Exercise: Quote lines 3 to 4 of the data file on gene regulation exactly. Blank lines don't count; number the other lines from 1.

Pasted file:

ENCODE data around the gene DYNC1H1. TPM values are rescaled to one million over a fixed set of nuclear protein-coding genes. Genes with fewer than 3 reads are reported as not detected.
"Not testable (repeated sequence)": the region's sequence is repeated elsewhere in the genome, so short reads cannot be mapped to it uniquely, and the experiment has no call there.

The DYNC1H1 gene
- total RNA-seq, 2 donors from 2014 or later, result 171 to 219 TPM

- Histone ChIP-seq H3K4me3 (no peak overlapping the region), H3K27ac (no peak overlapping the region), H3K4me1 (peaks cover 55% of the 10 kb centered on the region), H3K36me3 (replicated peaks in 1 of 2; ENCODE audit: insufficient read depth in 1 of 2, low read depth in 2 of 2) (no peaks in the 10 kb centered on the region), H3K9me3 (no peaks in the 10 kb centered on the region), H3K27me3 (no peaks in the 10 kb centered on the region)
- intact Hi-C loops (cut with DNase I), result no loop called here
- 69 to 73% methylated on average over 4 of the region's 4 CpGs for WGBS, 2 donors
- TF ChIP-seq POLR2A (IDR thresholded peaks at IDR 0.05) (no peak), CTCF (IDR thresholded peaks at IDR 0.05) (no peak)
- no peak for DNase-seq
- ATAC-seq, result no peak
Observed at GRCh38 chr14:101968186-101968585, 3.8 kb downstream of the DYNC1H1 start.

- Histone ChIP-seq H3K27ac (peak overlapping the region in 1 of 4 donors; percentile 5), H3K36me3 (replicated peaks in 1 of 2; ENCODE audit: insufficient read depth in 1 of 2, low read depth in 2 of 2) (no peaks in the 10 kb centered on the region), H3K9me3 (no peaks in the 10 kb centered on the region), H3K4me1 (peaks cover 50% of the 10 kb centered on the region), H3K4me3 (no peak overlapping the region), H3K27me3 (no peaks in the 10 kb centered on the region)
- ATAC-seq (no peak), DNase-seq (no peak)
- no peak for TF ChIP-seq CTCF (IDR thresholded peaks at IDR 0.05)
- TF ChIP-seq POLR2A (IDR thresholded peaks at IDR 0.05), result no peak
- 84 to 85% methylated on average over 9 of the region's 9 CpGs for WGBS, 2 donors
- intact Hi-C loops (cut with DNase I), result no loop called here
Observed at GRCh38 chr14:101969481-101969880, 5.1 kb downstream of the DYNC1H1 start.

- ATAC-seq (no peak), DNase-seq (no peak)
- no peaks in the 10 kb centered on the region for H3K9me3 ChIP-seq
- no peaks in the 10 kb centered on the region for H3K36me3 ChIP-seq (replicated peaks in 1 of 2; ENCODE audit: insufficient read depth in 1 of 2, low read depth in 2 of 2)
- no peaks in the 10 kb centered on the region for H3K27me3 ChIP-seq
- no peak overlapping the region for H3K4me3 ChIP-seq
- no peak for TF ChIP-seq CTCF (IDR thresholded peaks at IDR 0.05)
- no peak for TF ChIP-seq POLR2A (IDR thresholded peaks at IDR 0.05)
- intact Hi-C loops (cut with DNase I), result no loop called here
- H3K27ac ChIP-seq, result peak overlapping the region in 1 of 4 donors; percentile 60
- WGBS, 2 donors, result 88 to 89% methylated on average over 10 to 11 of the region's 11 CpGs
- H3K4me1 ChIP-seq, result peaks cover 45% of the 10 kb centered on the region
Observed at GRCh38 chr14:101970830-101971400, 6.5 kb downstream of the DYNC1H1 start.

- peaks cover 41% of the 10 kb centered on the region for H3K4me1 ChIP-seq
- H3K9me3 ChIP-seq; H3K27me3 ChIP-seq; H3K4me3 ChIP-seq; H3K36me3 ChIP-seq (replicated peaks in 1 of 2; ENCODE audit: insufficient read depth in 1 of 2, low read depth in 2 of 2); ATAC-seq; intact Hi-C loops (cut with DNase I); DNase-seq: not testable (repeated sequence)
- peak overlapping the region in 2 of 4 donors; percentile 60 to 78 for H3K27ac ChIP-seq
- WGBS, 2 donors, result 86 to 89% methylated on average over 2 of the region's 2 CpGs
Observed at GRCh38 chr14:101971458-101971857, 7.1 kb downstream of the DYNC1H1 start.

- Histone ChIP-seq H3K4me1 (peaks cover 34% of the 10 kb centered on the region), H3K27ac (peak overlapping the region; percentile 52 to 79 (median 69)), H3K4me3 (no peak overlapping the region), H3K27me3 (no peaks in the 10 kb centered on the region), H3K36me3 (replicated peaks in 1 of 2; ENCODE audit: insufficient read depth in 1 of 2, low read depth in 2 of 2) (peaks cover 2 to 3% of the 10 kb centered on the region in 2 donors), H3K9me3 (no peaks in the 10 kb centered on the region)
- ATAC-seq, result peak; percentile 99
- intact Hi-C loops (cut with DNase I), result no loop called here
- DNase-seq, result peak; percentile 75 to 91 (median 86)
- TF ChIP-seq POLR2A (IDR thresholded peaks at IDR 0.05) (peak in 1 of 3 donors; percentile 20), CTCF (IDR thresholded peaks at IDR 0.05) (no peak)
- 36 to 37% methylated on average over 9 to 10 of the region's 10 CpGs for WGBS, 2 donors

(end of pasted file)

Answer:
The DYNC1H1 gene
- total RNA-seq, 2 donors from 2014 or later, result 171 to 219 TPM